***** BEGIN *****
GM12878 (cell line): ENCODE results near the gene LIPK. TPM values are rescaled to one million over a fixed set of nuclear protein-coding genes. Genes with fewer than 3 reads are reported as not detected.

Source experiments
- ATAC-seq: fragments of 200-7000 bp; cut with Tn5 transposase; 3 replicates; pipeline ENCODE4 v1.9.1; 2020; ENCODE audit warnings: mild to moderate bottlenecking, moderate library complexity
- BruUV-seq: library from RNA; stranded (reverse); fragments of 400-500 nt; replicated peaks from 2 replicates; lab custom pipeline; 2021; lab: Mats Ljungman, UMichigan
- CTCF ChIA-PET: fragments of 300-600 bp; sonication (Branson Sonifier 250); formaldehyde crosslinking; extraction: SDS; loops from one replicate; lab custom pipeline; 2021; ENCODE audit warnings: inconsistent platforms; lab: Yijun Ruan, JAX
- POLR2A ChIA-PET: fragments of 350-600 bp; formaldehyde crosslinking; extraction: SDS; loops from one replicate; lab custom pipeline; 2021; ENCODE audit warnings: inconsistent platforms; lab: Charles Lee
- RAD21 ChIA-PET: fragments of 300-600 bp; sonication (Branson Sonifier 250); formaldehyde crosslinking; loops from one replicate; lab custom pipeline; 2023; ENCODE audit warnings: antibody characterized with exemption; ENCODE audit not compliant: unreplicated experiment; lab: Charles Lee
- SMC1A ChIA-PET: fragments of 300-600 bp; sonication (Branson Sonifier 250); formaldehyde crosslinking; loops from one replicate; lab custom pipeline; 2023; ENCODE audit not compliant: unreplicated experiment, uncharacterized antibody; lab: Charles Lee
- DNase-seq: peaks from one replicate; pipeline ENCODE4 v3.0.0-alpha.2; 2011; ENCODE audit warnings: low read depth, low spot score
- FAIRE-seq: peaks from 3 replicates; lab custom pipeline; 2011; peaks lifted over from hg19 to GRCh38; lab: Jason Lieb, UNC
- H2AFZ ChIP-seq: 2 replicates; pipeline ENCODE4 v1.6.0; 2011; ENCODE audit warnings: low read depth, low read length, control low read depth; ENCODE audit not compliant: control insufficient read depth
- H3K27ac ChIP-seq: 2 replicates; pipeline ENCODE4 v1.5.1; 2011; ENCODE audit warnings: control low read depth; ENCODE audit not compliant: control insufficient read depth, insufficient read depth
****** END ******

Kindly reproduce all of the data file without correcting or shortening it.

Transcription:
GM12878 (cell line): ENCODE results near the gene LIPK. TPM values are rescaled to one million over a fixed set of nuclear protein-coding genes. Genes with fewer than 3 reads are reported as not detected.

Source experiments
- ATAC-seq: fragments of 200-7000 bp; cut with Tn5 transposase; 3 replicates; pipeline ENCODE4 v1.9.1; 2020; ENCODE audit warnings: mild to moderate bottlenecking, moderate library complexity
- BruUV-seq: library from RNA; stranded (reverse); fragments of 400-500 nt; replicated peaks from 2 replicates; lab custom pipeline; 2021; lab: Mats Ljungman, UMichigan
- CTCF ChIA-PET: fragments of 300-600 bp; sonication (Branson Sonifier 250); formaldehyde crosslinking; extraction: SDS; loops from one replicate; lab custom pipeline; 2021; ENCODE audit warnings: inconsistent platforms; lab: Yijun Ruan, JAX
- POLR2A ChIA-PET: fragments of 350-600 bp; formaldehyde crosslinking; extraction: SDS; loops from one replicate; lab custom pipeline; 2021; ENCODE audit warnings: inconsistent platforms; lab: Charles Lee
- RAD21 ChIA-PET: fragments of 300-600 bp; sonication (Branson Sonifier 250); formaldehyde crosslinking; loops from one replicate; lab custom pipeline; 2023; ENCODE audit warnings: antibody characterized with exemption; ENCODE audit not compliant: unreplicated experiment; lab: Charles Lee
- SMC1A ChIA-PET: fragments of 300-600 bp; sonication (Branson Sonifier 250); formaldehyde crosslinking; loops from one replicate; lab custom pipeline; 2023; ENCODE audit not compliant: unreplicated experiment, uncharacterized antibody; lab: Charles Lee
- DNase-seq: peaks from one replicate; pipeline ENCODE4 v3.0.0-alpha.2; 2011; ENCODE audit warnings: low read depth, low spot score
- FAIRE-seq: peaks from 3 replicates; lab custom pipeline; 2011; peaks lifted over from hg19 to GRCh38; lab: Jason Lieb, UNC
- H2AFZ ChIP-seq: 2 replicates; pipeline ENCODE4 v1.6.0; 2011; ENCODE audit warnings: low read depth, low read length, control low read depth; ENCODE audit not compliant: control insufficient read depth
- H3K27ac ChIP-seq: 2 replicates; pipeline ENCODE4 v1.5.1; 2011; ENCODE audit warnings: control low read depth; ENCODE audit not compliant: control insufficient read depth, insufficient read depth